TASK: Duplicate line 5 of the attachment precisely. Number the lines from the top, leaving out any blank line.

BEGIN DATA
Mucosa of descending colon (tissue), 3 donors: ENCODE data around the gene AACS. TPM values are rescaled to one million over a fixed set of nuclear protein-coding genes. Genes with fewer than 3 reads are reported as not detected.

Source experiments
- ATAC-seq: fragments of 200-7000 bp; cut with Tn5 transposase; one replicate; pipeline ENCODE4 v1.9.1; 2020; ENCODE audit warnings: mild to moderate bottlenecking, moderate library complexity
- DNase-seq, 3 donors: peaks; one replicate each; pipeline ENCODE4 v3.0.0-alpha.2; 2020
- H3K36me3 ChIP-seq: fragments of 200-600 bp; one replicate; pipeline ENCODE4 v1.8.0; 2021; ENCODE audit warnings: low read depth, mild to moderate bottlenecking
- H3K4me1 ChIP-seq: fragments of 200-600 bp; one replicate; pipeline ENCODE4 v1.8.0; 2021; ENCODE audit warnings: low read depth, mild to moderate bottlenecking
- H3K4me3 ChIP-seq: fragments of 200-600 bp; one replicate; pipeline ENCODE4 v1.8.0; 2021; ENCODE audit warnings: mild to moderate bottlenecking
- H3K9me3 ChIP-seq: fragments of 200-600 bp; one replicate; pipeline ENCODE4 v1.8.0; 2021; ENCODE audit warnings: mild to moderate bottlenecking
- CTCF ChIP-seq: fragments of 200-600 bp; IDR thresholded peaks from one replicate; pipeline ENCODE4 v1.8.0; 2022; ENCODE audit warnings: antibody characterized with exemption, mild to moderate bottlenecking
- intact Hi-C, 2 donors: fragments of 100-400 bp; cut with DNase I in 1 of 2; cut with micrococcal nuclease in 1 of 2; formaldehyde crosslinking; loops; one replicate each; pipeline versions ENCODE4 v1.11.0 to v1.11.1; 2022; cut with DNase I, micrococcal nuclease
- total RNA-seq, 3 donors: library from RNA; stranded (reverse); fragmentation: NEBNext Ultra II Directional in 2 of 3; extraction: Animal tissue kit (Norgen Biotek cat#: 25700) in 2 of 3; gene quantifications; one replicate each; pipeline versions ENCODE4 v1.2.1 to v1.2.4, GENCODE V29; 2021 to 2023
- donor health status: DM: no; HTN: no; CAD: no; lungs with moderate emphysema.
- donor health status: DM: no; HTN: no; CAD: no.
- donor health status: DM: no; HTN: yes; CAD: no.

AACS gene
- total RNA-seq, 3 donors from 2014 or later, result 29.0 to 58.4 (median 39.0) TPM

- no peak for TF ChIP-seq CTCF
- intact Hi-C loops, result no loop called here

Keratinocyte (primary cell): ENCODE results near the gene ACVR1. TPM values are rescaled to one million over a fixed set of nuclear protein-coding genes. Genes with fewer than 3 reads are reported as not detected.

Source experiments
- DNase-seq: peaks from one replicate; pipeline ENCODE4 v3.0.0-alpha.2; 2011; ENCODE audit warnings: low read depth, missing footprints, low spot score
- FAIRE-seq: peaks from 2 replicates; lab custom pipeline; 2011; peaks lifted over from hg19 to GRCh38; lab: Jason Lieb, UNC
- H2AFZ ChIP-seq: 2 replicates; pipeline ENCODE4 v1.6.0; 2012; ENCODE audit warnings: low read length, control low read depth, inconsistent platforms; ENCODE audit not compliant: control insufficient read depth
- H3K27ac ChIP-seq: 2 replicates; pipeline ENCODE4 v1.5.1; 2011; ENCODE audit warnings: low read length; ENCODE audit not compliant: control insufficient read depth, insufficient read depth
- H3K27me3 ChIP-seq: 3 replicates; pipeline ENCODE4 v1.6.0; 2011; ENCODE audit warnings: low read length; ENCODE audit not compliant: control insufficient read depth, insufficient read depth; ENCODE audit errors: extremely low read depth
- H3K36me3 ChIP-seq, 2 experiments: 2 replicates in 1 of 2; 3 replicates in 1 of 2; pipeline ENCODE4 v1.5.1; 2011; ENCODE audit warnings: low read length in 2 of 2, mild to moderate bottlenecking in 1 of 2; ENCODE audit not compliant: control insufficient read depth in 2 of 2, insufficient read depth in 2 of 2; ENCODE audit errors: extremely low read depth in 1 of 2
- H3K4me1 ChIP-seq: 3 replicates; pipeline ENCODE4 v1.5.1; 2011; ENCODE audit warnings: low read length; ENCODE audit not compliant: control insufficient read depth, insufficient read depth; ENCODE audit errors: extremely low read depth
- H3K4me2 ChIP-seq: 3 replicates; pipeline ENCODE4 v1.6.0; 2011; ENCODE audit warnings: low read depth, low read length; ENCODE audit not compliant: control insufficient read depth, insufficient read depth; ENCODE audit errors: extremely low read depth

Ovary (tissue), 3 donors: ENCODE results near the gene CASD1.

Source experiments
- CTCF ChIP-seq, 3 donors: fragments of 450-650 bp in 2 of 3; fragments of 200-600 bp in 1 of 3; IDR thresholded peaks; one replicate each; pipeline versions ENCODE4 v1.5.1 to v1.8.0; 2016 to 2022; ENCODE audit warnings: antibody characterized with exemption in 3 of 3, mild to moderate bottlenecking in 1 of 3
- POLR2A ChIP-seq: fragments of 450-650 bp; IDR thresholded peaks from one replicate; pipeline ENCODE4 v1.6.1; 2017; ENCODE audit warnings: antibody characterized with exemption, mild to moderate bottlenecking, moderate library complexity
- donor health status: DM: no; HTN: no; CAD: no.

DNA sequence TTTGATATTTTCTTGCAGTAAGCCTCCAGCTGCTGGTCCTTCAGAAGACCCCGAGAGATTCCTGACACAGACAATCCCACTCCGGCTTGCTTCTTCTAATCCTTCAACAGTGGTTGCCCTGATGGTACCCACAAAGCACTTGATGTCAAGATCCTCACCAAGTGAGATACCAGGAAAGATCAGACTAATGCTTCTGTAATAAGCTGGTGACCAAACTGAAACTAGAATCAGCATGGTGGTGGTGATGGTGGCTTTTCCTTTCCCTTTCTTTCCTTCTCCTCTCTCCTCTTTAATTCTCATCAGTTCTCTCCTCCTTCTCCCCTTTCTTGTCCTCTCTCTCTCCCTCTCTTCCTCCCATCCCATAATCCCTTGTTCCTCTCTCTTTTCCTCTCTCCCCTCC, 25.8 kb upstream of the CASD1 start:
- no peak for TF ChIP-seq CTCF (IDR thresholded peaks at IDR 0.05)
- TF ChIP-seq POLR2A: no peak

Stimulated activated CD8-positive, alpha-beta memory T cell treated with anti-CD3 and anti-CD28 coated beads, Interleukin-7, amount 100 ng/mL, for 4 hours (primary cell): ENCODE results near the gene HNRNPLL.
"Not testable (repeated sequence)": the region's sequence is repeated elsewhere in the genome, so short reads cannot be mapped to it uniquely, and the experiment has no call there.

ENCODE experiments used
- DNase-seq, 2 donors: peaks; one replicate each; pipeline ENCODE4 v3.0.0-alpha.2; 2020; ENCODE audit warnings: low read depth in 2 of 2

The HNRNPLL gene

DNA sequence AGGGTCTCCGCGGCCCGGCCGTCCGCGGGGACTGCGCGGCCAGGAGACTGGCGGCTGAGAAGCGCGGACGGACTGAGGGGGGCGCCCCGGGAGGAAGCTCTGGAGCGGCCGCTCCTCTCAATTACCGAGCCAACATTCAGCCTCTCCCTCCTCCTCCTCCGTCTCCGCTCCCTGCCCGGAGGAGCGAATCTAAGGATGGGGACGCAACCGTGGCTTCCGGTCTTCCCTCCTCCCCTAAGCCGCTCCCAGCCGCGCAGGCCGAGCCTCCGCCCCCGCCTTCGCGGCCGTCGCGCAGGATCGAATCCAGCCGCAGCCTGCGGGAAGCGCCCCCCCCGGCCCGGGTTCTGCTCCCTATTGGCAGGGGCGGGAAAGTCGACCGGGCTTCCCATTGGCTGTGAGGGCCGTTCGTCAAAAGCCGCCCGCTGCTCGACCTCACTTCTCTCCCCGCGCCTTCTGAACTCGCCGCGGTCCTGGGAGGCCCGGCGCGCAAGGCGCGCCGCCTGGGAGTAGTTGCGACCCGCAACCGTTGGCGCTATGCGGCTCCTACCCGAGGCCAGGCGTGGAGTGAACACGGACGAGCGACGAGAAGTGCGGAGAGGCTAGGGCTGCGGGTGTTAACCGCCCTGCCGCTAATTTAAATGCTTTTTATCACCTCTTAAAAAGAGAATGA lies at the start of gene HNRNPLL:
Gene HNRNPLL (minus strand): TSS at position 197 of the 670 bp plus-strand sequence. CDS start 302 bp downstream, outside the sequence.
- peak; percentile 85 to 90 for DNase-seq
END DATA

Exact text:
- H3K36me3 ChIP-seq: fragments of 200-600 bp; one replicate; pipeline ENCODE4 v1.8.0; 2021; ENCODE audit warnings: low read depth, mild to moderate bottlenecking